Dunn v. Pierce County et al

Filing 13

ORDER by Judge Benjamin H. Settle granting in part and denying in part 7 Motion to Dismiss for Failure to State a Claim; denying 12 Motion for Default. Plaintiff has until 4/22/2016 to file an amended complaint. (TG)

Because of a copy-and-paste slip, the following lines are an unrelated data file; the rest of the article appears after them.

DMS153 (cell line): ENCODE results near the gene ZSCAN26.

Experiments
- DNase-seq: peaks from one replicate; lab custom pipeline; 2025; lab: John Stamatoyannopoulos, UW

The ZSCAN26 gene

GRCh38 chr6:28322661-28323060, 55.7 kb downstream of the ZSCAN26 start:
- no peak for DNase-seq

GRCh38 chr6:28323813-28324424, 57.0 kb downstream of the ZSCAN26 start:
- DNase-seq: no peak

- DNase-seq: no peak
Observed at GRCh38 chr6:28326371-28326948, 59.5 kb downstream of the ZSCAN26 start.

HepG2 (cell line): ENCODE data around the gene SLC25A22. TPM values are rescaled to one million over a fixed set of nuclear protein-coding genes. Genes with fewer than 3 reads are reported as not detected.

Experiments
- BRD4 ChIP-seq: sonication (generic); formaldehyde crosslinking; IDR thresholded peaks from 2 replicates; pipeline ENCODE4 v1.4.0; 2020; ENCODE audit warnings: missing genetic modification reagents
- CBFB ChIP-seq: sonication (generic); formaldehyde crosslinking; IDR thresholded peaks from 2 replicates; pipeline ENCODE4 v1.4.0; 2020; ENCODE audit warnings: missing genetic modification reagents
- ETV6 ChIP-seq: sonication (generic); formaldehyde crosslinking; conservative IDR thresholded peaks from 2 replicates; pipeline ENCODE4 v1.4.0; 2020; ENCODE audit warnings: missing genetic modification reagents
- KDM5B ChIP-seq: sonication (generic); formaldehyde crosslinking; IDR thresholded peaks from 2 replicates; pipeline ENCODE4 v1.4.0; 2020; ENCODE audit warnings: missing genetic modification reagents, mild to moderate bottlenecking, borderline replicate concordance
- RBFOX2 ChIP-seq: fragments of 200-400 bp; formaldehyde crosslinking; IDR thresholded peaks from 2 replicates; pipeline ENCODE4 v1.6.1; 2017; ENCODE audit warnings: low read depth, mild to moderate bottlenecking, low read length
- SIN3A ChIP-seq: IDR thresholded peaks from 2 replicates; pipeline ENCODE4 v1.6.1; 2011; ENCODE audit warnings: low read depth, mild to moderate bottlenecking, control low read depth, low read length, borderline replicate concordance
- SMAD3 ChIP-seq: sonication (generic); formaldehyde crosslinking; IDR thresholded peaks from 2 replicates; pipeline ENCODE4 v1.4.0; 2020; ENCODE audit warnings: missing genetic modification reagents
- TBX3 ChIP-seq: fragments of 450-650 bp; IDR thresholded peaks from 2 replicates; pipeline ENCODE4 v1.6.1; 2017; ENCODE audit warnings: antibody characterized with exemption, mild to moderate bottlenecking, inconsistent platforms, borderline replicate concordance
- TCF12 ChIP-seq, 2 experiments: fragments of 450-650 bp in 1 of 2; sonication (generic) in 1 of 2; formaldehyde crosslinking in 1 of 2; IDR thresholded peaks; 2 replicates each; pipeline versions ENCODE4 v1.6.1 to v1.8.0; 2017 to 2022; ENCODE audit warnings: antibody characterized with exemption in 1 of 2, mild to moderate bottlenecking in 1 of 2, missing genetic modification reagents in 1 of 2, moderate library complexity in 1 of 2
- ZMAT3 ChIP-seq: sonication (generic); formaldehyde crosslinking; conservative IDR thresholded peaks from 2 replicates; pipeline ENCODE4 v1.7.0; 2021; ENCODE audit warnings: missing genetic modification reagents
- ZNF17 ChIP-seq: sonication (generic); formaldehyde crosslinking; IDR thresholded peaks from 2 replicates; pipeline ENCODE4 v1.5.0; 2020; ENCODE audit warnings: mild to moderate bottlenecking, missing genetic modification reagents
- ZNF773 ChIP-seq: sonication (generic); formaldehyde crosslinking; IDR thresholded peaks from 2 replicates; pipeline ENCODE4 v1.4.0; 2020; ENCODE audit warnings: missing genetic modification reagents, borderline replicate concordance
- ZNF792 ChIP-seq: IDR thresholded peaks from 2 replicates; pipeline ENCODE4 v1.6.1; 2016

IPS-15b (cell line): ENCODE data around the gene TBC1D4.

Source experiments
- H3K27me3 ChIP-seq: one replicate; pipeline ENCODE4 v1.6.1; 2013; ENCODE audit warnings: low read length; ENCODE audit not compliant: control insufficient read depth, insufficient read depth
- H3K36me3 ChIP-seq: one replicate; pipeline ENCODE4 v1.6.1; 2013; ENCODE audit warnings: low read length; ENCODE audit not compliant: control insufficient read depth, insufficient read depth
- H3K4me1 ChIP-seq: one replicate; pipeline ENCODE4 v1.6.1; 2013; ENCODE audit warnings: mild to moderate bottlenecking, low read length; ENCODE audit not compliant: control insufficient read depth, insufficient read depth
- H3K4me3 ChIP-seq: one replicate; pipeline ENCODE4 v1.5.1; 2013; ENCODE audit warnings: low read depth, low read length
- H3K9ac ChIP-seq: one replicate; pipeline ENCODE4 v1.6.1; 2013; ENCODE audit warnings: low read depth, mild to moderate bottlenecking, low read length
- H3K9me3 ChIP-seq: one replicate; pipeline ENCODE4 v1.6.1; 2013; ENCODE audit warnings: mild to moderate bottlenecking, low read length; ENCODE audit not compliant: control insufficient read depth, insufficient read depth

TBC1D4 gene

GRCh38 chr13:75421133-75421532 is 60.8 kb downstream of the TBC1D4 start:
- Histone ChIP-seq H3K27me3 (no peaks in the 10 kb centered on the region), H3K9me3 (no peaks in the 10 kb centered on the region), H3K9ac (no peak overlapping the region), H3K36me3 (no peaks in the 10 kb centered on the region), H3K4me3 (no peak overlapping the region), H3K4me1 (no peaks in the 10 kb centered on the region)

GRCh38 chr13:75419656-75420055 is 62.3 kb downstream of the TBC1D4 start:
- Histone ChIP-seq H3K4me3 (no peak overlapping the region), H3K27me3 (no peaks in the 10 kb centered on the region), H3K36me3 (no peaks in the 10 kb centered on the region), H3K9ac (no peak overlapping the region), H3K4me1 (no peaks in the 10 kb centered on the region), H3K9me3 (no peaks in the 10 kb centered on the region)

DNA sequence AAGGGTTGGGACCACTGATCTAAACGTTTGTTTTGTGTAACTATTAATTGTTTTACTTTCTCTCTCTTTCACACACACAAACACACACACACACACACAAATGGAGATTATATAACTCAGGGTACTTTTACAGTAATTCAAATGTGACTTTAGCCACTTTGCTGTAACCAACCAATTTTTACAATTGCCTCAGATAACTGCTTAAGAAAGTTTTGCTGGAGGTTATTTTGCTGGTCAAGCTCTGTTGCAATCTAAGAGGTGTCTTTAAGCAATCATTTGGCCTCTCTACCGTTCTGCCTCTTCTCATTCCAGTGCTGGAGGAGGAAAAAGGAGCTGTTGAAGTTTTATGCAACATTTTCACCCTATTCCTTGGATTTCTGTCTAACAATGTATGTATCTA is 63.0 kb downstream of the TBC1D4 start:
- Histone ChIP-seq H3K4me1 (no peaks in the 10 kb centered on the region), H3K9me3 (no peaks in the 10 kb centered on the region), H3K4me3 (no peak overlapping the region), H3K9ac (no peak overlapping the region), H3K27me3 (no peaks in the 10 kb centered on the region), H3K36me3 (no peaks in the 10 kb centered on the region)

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1 2 3 4 UNITED STATES DISTRICT COURT WESTERN DISTRICT OF WASHINGTON AT TACOMA 5 6 7 JAMES W. DUNN, 8 Plaintiff, 9 10 v. PIERCE COUNTY, et al., 11 Defendants. 12 CASE NO. C16-5148 BHS ORDER DENYING PLAINTIFF’S MOTION FOR DEFAULT, GRANTING IN PART AND DENYING IN PART DEFENDANTS’ MOTION TO DISMISS, AND GRANTING PLAINTIFF LEAVE TO AMEND 13 This matter comes before the Court on Defendants Pierce County, Angela M. 14 Steben, and Ara D. Steben’s (“Defendants”) motion to dismiss (Dkt. 7) and Plaintiff 15 James Dunn’s (“Dunn”) motion for default (Dkt. 12). The Court has considered the 16 pleadings filed in support of and in opposition to the motions and the remainder of the 17 file and hereby rules as follows: 18 I. PROCEDURAL HISTORY 19 On February 2, 2016, Dunn filed a complaint against Defendants in Pierce County 20 Superior Court for the State of Washington. Dkt. 1, Exh. A (“Comp.”). Dunn asserts 21 22 ORDER - 1 1 causes of action for violations of his civil rights, false arrest, false imprisonment, and 2 intentional infliction of emotional distress. Id. 3 On February 24, 2016, Defendants removed the matter to this Court. Dkt. 1. 4 On March 2, 2016, Defendants filed a motion to dismiss. Dkt. 7. On March 21, 5 2016, Dunn responded. Dkt. 10. On March 25, 2016, Defendants replied. Dkt. 11. 6 On March 29, 2016, Dunn filed a motion for default. Dkt. 12. 7 8 II. FACTUAL BACKGROUND In his complaint, Dunn alleges that he was falsely arrested for cleaning up storm 9 debris on his property. In March of 2014, a Pierce County judge issued a 30-foot 10 easement across Dunn’s property so that Dunn’s neighbors could access their property. 11 Dkt. 8, Declaration of Stephen Trinen (“Trinen Dec.”), Exh. A. The order states that 12 Dunn’s neighbors, the Bowers, Cobbs, and Beltrames, are entitled to an injunction 13 against Dunn “from obstructing or otherwise unreasonably interfering with use by [the 14 neighbors] or their guests, invitees, or licensees of the 30 foot road easement.” Id. 15 Dunn alleges that on February 13, 2014, he was cleaning up yard debris from 16 recent storms. Dunn claims that “[o]ne of the Bowers called the Pierce County Sheriff 17 and complained that the downed branches were placed on the gravel road by Dunn and 18 were obstructing the gravel easement road.” Comp. ¶ 2.3. Deputy Sheriff Steben 19 arrived, arrested Dunn for disorderly conduct, and transported Dunn to Pierce County 20 jail. Id., ¶ 2.4. On February 19, 2014, the Pierce County prosecutor filed a criminal 21 complaint against Dunn and a declaration for determination of probable cause. Trinen 22 ORDER - 2 1 Dec., Exh. B. Although charges were brought, the charges were dismissed without 2 prejudice before trial. Id., Exh. C. This case followed. 3 III. DISCUSSION 4 A. Motion for Default 5 When a party against whom a judgment for affirmative relief is sought has failed 6 to plead or otherwise defend, and that failure is shown by affidavit or otherwise, the clerk 7 must enter the party’s default. Fed. R. Civ. P. 55(a). “It is undisputed that a motion 8 challenging a complaint for failure to state a claim upon which relief can be granted falls 9 squarely within the ambit of the phrase ‘otherwise defend.’” Rashidi v. Albright, 818 F. 10 Supp. 1354, 1356 (D. Nev. 1993), aff’d, 39 F.3d 1188 (9th Cir. 1994). In this case, Dunn asserts that Defendants are in default. Specifically, Dunn’s 11 12 attorney wrote Defendants’ attorney stating as follows: You promised me an answer to our complaint by March 2. Instead you filed a motion to dismiss. As required by LCR 55 please consider this your 14 day notice to file an answer. If you do not, I will file a motion for an order of default. 13 14 15 Dkt. 12 at 11. Dunn’s motion is based on the incorrect premise that Defendants’ motion 16 to dismiss does not constitute otherwise defending the action. Dunn’s motion is frivolous 17 and, therefore, denied. 18 B. 19 20 21 Motion to Dismiss Motions to dismiss brought under Rule 12(b)(6) of the Federal Rules of Civil Procedure may be based on either the lack of a cognizable legal theory or the absence of sufficient facts alleged under such a theory. Balistreri v. Pacifica Police Department, 22 ORDER - 3 1 901 F.2d 696, 699 (9th Cir. 1990). Material allegations are taken as admitted and the 2 complaint is construed in the plaintiff’s favor. Keniston v. Roberts, 717 F.2d 1295, 1301 3 (9th Cir. 1983). To survive a motion to dismiss, the complaint does not require detailed 4 factual allegations but must provide the grounds for entitlement to relief and not merely a 5 “formulaic recitation” of the elements of a cause of action. Bell Atlantic Corp. v. 6 Twombly, 127 S. Ct. 1955, 1965 (2007). Plaintiff must allege “enough facts to state a 7 claim to relief that is plausible on its face.” Id. at 1974. 8 In this case, Defendants move to dismiss Dunn’s complaint by proving their case 9 on the merits. A motion to dismiss for failure to state a claim is an inappropriate pleading 10 to weigh facts because the Court is only charged with assessing the sufficiency of the 11 complaint. Defendants rely heavily on the “undisputed facts before the Court,” instead of 12 assessing whether the complaint contains sufficient allegations under a cognizable theory. 13 Under the appropriate standard, Dunn has sufficiently stated claims upon which relief 14 may be granted for false arrest, false imprisonment, and violations of his civil rights. 15 Therefore, the Court denies the motion on these claims. 16 With regard to Dunn’s outrage claim, he must allege conduct “so outrageous in 17 character, and so extreme in degree, as to go beyond all possible bounds of decency, and 18 to be regarded as atrocious, and utterly intolerable in a civilized community.” Wolf v. 19 Scott Wetzel Servs., Inc., 113 Wn.2d 665, 677 (1989). The Court agrees with Defendants 20 that a peaceful false arrest without more is neither “atrocious” nor “utterly intolerable in a 21 civilized society.” Id. Therefore, the Court grants Defendants’ motion to dismiss this 22 claim and grants Dunn leave to amend. Eminence Capital, LLC v. Aspeon, Inc., 316 F.3d ORDER - 4 1 1048, 1052 (9th Cir. 2003) (“[d]ismissal with prejudice and without leave to amend is not 2 appropriate unless it is clear . . . that the complaint could not be saved by amendment.”). 3 4 IV. ORDER Therefore, it is hereby ORDERED that Dunn’s motion for default (Dkt. 12) is 5 DENIED, Defendant’s motion to dismiss (Dkt. 7) is GRANTED in part and DENIED 6 in part, and Dunn is GRANTED leave to amend his outrage claim. Dunn shall file an 7 amended complaint no later than April 22, 2016. 8 Dated this 15th day of April, 2016. A 9 10 BENJAMIN H. SETTLE United States District Judge 11 12 13 14 15 16 17 18 19 20 21 22 ORDER - 5